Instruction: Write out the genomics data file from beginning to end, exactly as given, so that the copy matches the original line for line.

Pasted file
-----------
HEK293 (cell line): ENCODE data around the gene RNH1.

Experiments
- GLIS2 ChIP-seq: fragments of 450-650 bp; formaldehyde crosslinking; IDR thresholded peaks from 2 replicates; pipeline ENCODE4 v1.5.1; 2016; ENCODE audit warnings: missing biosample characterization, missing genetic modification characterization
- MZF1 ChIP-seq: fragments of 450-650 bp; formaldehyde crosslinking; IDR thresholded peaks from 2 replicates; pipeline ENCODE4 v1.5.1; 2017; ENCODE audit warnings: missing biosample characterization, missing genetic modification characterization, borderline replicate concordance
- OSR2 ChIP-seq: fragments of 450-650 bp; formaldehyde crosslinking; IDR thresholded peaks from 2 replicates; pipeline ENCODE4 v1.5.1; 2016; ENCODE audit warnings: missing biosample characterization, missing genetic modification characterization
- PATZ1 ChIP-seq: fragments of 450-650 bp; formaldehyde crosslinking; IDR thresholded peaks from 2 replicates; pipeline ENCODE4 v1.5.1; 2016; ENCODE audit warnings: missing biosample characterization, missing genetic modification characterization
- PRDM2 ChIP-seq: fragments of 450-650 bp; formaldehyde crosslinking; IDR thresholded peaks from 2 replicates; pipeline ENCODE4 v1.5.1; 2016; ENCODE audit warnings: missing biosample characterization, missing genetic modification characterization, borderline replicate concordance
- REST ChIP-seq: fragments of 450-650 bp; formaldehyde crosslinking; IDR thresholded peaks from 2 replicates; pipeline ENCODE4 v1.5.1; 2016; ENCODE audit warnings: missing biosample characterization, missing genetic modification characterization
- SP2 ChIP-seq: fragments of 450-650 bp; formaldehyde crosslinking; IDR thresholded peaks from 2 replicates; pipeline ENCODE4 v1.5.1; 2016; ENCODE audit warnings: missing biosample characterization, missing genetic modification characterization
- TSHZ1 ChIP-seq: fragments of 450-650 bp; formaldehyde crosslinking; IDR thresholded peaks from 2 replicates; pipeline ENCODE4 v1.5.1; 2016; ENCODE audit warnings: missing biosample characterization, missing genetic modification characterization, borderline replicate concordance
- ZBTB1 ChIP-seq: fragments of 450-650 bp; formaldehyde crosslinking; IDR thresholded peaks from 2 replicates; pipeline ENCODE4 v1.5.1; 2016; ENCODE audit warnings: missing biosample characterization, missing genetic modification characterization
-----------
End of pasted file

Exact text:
HEK293 (cell line): ENCODE data around the gene RNH1.

Experiments
- GLIS2 ChIP-seq: fragments of 450-650 bp; formaldehyde crosslinking; IDR thresholded peaks from 2 replicates; pipeline ENCODE4 v1.5.1; 2016; ENCODE audit warnings: missing biosample characterization, missing genetic modification characterization
- MZF1 ChIP-seq: fragments of 450-650 bp; formaldehyde crosslinking; IDR thresholded peaks from 2 replicates; pipeline ENCODE4 v1.5.1; 2017; ENCODE audit warnings: missing biosample characterization, missing genetic modification characterization, borderline replicate concordance
- OSR2 ChIP-seq: fragments of 450-650 bp; formaldehyde crosslinking; IDR thresholded peaks from 2 replicates; pipeline ENCODE4 v1.5.1; 2016; ENCODE audit warnings: missing biosample characterization, missing genetic modification characterization
- PATZ1 ChIP-seq: fragments of 450-650 bp; formaldehyde crosslinking; IDR thresholded peaks from 2 replicates; pipeline ENCODE4 v1.5.1; 2016; ENCODE audit warnings: missing biosample characterization, missing genetic modification characterization
- PRDM2 ChIP-seq: fragments of 450-650 bp; formaldehyde crosslinking; IDR thresholded peaks from 2 replicates; pipeline ENCODE4 v1.5.1; 2016; ENCODE audit warnings: missing biosample characterization, missing genetic modification characterization, borderline replicate concordance
- REST ChIP-seq: fragments of 450-650 bp; formaldehyde crosslinking; IDR thresholded peaks from 2 replicates; pipeline ENCODE4 v1.5.1; 2016; ENCODE audit warnings: missing biosample characterization, missing genetic modification characterization
- SP2 ChIP-seq: fragments of 450-650 bp; formaldehyde crosslinking; IDR thresholded peaks from 2 replicates; pipeline ENCODE4 v1.5.1; 2016; ENCODE audit warnings: missing biosample characterization, missing genetic modification characterization
- TSHZ1 ChIP-seq: fragments of 450-650 bp; formaldehyde crosslinking; IDR thresholded peaks from 2 replicates; pipeline ENCODE4 v1.5.1; 2016; ENCODE audit warnings: missing biosample characterization, missing genetic modification characterization, borderline replicate concordance
- ZBTB1 ChIP-seq: fragments of 450-650 bp; formaldehyde crosslinking; IDR thresholded peaks from 2 replicates; pipeline ENCODE4 v1.5.1; 2016; ENCODE audit warnings: missing biosample characterization, missing genetic modification characterization